An innovative new screening method using cell aggregates shaped like spheres may lead to the discovery of smarter cancer drugs, a team from the Scripps Research Institute, California, US, has reported.  

The 3D aggregates, called spheroids, can be used to obtain data from potentially thousands of compounds using high throughput screening (HTS). HTS can quickly identify active compounds and genes in a specific biomolecular pathway using robotics and data processing.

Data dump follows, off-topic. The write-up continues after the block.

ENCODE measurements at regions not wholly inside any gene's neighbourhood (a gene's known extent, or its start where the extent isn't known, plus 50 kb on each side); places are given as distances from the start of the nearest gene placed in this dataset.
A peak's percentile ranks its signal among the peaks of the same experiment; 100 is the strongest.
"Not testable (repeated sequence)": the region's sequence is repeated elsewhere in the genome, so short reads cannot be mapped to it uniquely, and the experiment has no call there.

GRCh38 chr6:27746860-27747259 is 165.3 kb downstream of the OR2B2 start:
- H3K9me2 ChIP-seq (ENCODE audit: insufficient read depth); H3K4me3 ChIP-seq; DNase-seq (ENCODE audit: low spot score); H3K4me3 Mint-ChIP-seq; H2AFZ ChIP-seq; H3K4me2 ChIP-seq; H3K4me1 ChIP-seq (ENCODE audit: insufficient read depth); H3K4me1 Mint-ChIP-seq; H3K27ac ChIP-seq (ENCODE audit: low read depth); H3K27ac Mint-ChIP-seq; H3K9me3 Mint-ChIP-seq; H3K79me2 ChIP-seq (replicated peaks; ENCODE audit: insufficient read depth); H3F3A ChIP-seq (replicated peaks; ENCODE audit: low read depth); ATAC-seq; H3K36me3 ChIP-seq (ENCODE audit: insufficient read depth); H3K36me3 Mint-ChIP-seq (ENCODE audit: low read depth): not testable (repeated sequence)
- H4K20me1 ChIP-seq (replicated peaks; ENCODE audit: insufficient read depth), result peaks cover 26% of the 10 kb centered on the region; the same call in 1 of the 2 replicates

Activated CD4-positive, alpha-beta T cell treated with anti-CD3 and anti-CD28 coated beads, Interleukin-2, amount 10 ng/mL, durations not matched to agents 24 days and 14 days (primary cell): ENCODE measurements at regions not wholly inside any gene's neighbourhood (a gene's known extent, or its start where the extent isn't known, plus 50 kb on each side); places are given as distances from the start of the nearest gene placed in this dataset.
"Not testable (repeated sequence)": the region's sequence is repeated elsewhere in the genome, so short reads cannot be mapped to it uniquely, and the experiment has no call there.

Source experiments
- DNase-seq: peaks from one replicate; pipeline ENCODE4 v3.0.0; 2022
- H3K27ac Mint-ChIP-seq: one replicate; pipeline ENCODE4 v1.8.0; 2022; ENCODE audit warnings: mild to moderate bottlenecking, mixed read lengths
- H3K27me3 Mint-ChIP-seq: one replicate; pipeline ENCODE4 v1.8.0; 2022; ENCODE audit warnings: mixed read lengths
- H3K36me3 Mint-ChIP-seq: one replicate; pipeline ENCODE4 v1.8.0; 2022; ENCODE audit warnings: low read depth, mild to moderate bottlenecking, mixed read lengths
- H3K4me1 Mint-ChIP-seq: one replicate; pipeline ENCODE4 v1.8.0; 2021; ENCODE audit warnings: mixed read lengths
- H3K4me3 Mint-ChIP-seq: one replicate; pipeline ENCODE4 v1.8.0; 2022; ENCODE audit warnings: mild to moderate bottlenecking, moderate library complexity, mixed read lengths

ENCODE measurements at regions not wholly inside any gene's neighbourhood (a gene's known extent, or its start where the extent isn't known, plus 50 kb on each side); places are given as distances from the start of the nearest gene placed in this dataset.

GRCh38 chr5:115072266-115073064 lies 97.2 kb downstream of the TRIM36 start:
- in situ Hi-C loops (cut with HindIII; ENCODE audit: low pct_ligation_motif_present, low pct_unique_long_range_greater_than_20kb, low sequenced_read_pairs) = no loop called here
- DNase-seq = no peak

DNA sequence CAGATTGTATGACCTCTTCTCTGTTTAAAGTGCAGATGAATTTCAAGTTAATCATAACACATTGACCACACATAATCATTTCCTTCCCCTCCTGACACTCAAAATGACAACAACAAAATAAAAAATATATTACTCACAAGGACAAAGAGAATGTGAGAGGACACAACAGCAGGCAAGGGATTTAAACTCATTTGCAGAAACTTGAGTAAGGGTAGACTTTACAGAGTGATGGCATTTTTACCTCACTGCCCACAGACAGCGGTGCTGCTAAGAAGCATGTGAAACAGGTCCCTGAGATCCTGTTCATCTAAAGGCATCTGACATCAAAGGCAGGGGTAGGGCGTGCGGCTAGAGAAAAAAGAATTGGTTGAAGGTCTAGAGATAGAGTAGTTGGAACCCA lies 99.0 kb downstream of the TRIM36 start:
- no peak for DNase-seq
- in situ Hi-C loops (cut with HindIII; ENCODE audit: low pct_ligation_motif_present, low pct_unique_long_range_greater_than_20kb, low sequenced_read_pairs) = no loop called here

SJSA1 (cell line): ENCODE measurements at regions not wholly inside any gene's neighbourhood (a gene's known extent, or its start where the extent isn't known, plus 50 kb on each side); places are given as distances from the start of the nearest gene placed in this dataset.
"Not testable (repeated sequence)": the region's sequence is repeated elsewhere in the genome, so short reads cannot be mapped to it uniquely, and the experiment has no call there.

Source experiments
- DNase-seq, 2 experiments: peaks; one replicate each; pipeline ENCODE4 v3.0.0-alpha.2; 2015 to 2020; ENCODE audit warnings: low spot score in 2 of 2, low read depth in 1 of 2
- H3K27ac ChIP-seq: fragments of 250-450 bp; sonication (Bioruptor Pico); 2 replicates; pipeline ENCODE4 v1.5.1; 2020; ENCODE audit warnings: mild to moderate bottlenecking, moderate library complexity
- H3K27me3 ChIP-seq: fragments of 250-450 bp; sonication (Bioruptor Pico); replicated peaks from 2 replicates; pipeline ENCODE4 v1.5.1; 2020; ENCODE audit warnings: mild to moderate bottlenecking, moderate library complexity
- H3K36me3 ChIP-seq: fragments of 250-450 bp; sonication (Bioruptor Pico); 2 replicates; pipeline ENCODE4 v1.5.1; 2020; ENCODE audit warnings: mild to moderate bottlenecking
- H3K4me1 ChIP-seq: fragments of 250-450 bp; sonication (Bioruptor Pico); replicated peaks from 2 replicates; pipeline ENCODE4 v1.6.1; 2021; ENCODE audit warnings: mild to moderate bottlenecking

A spheroid under a confocal microscope

A spheroid under a confocal microscope. Image: Kota et al./The Scripps Research Institute  

The spheroids – 100 to 600 microns thick in diameter – spread in a similar way to cancer cells in the body and are therefore more effective in identifying potential cancer drugs, the team hypothesises.

For this study, the team focused on KRAS – a gene belonging to the RAS family. It is estimated these genes account for one-third of all cancers.

 Robots handle assays in a HTS system

Robots handle assays in a HTS system. Image: NIH/Flickr

DOI: 10.1038/s41388-018-0257-5